900 F.Supp.2d 1167 (D.Or. 2012), 3:12-CR-00469-SI, United States v. Trujillo-Alvarez

Docket Nº3:12-CR-00469-SI.
Citation900 F.Supp.2d 1167
Opinion JudgeSIMON, District Judge.
Party NameUNITED STATES of America v. Enrique TRUJILLO-ALVAREZ, Defendant.
AttorneyS. Amanda Marshall, United States Attorney, Gregory R. Nyhus and Ryan W. Bounds, Assistant United States Attorneys, Portland, OR, for United States of America. Christopher J. Schatz, Assistant Federal Public Defender, Portland, OR, for Defendant.
Case DateOctober 29, 2012
CourtUnited States District Courts, 9th Circuit, District of Oregon

Page 1167

900 F.Supp.2d 1167 (D.Or. 2012)

UNITED STATES of America

v.

Enrique TRUJILLO-ALVAREZ, Defendant.

No. 3:12-CR-00469-SI.

United States District Court, D. Oregon.

October 29, 2012

Page 1168

[Copyrighted Material Omitted]

Page 1169

S. Amanda Marshall, United States Attorney, Gregory R. Nyhus and Ryan W. Bounds, Assistant United States Attorneys, Portland, OR, for United States of America.

Christopher J. Schatz, Assistant Federal Public Defender, Portland, OR, for Defendant.

OPINION AND ORDER

SIMON, District Judge.

This case requires the Court to reconcile the Bail Reform Act of 1984 (" BRA" ), as amended, 18 U.S.C. § 3141, et seq., with the Immigration and Nationality Act of 1965 (" INA" ), 8 U.S.C. § 1101, et seq. A reconciliation is necessary because a tension has emerged in the application of these two laws by two separate departments within the Executive Branch, the U.S. Department of Justice and the U.S. Department of Homeland Security.

The Office of the U.S. Attorney, which is part of the U.S. Department of Justice, is the government's primary agency responsible for the prosecution of federal offenses.1 In the BRA, Congress established a comprehensive set of rules and procedures for determining when, and under what conditions, a person charged with a federal offense must be released from custody while awaiting trial. The Bureau of Immigration and Customs Enforcement (" ICE" ), which is part of the U.S. Department of Homeland Security, is the government's primary agency responsible for the removal and deportation of aliens who have no lawful right to be in the United States.2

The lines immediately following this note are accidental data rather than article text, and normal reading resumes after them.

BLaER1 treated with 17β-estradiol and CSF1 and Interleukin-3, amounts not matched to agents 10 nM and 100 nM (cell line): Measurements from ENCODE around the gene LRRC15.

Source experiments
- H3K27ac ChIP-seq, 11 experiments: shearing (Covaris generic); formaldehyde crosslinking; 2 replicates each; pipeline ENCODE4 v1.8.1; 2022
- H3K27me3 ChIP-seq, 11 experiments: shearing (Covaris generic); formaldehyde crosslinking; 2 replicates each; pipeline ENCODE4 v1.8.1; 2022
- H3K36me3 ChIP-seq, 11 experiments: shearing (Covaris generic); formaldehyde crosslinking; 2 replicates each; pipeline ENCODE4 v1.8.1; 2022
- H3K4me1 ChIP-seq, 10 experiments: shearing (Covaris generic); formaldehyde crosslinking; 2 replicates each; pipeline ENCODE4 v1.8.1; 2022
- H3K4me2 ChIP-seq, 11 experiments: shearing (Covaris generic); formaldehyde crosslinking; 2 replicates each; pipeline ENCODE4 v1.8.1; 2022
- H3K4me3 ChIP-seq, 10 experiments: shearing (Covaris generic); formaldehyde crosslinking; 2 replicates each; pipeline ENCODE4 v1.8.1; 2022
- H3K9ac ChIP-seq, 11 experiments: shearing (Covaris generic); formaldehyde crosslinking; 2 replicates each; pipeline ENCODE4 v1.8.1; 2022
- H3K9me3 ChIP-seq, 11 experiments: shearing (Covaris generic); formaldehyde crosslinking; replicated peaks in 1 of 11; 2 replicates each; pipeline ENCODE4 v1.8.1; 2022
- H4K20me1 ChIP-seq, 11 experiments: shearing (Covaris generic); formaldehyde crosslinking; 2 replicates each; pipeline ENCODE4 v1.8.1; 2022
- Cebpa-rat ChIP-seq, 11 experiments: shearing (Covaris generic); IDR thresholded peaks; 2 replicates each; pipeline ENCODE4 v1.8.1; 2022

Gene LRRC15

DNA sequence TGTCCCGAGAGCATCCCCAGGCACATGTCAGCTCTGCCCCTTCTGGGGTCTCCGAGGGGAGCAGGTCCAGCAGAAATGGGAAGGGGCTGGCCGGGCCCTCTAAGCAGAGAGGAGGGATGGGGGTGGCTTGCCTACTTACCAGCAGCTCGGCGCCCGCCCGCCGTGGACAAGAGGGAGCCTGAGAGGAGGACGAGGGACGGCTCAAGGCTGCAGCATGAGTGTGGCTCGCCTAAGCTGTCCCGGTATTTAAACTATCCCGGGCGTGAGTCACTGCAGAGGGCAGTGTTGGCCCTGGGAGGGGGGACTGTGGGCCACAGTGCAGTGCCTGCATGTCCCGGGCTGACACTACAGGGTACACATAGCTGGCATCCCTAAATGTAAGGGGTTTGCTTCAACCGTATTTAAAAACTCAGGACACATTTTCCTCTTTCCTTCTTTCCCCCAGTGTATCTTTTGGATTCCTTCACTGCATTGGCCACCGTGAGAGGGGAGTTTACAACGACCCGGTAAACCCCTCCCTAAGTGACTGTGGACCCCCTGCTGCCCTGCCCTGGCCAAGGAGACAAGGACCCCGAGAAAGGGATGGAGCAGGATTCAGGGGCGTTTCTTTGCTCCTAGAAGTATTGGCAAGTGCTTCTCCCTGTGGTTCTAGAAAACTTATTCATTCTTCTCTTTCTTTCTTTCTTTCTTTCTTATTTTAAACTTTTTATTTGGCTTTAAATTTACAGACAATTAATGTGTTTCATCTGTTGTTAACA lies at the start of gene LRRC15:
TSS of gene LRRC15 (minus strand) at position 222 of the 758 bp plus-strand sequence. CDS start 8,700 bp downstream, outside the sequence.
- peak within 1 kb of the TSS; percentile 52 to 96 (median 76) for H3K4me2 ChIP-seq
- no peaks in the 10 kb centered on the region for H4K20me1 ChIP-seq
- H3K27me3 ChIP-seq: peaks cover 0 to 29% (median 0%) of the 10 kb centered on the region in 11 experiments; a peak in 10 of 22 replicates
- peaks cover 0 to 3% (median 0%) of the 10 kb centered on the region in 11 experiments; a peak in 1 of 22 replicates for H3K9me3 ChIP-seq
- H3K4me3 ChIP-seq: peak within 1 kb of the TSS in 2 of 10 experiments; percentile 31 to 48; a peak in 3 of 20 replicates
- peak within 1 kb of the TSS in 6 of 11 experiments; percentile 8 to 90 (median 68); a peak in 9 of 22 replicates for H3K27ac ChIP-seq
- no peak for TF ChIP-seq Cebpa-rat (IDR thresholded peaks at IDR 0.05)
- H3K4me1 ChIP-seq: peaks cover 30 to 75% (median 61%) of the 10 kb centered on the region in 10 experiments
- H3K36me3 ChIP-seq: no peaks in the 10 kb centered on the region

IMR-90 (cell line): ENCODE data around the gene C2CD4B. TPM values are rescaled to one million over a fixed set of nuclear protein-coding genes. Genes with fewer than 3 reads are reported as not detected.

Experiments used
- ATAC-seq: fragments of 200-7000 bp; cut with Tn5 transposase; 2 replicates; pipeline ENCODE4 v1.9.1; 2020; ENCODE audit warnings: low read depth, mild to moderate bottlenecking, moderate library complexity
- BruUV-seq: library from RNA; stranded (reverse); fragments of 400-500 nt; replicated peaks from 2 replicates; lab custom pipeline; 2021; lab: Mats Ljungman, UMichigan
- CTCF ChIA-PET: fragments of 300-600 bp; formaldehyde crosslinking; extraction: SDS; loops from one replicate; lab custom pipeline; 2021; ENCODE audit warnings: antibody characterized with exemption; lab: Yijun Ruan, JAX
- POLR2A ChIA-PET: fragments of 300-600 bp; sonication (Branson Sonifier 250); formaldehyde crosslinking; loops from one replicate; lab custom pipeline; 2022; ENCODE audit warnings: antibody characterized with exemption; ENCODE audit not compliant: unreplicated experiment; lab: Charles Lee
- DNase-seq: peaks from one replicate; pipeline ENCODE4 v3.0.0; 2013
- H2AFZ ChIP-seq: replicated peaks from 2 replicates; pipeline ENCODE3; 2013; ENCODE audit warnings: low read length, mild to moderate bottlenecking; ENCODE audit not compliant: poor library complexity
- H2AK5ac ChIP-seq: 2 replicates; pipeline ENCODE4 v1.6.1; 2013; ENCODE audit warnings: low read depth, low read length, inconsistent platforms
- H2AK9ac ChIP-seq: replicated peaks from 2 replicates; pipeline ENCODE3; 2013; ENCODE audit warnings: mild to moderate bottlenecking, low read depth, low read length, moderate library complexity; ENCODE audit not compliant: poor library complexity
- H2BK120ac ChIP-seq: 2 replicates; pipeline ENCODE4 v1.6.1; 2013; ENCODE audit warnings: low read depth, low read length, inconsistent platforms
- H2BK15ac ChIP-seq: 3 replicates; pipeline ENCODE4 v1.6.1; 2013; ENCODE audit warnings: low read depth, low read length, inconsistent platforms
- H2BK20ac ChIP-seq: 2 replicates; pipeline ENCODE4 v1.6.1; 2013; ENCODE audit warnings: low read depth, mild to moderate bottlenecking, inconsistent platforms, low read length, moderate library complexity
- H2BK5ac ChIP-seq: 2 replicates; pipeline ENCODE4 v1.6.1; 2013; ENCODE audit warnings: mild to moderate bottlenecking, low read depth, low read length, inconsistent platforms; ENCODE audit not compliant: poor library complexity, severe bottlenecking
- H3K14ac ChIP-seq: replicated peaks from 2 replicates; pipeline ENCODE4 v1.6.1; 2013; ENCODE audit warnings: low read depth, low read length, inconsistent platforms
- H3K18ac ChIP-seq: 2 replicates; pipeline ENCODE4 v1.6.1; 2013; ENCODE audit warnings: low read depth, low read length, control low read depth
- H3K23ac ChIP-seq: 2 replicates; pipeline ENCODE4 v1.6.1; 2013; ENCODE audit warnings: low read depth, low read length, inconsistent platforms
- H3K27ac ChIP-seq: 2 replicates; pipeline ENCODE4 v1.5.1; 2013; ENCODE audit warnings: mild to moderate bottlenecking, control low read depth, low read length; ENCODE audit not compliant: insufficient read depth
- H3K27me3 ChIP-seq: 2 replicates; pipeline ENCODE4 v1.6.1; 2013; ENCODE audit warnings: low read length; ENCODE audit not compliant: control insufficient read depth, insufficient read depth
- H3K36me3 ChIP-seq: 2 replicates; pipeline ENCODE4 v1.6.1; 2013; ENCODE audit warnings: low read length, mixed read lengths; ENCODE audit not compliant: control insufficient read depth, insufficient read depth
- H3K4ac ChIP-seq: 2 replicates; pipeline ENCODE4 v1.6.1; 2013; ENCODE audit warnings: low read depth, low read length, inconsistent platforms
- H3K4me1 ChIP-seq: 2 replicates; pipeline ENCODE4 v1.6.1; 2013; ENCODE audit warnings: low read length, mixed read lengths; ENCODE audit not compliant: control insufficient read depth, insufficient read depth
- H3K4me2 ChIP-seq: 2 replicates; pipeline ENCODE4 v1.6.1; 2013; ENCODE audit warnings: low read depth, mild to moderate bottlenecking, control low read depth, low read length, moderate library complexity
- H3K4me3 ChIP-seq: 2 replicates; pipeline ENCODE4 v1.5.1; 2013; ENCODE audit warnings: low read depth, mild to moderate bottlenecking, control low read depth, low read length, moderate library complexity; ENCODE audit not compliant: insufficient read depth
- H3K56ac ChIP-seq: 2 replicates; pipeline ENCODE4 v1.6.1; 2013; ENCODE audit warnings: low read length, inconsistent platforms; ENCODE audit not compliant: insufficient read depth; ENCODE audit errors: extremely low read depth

When an alien who has no lawful right to be in the United States is found in this country, ICE may remove and deport that person under the authority of the INA. Alternatively, if such an alien is believed to have committed a federal offense, including illegal reentry, ICE may choose to postpone the removal and deportation of that person while the U.S. Attorney's Office brings a criminal prosecution.3 Which

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pathway to take in any given case is a policy decision, and it is for the Executive Branch to determine.

When the Executive Branch decides that it will defer removal and deportation in favor of first proceeding with federal criminal prosecution, then all applicable laws governing such prosecutions must be followed, including the BRA. In such cases, if a judicial officer 4 determines under the BRA that a particular defendant must be released pending trial because that defendant does not present a risk of either flight or harm, and the government has chosen not to appeal that determination, the Executive Branch may no longer keep that person in physical custody. To do so would be a violation of the BRA and the court's order of pretrial release.

In this case, the Defendant is alleged to be an alien and citizen of Mexico with no lawful right to be in the United States. He has been charged with the crime of illegal reentry. He also has longstanding ties to and connections with the local community. He has lived with his wife in the local area for more than 15 years, and they have three minor children who are all U.S. citizens. He also has a history of stable employment in the area and is not accused of a crime of violence. For these reasons, a United States Magistrate Judge determined under the BRA that the Defendant does not present a risk of flight or any danger to any person or to the community if released while awaiting his upcoming trial. Under the BRA, the Magistrate Judge ordered that the Defendant be released pending trial, subject only to those specific conditions imposed by the Magistrate Judge. If the Executive Branch chooses not to release the Defendant and instead decides to abandon criminal prosecution of the pending charge and proceed directly with Defendant's removal and deportation, the law allows the Executive Branch to do that. If, however, the Defendant is not released pending trial as directed by the Magistrate Judge pursuant to the BRA, the pending criminal prosecution of the Defendant may not go forward. To hold otherwise would deprive the Defendant of his statutory right to pretrial release under the Bail Reform Act and possibly even deprive the Defendant of his Fifth Amendment and Sixth Amendment rights to due process and effective assistance of counsel, respectively.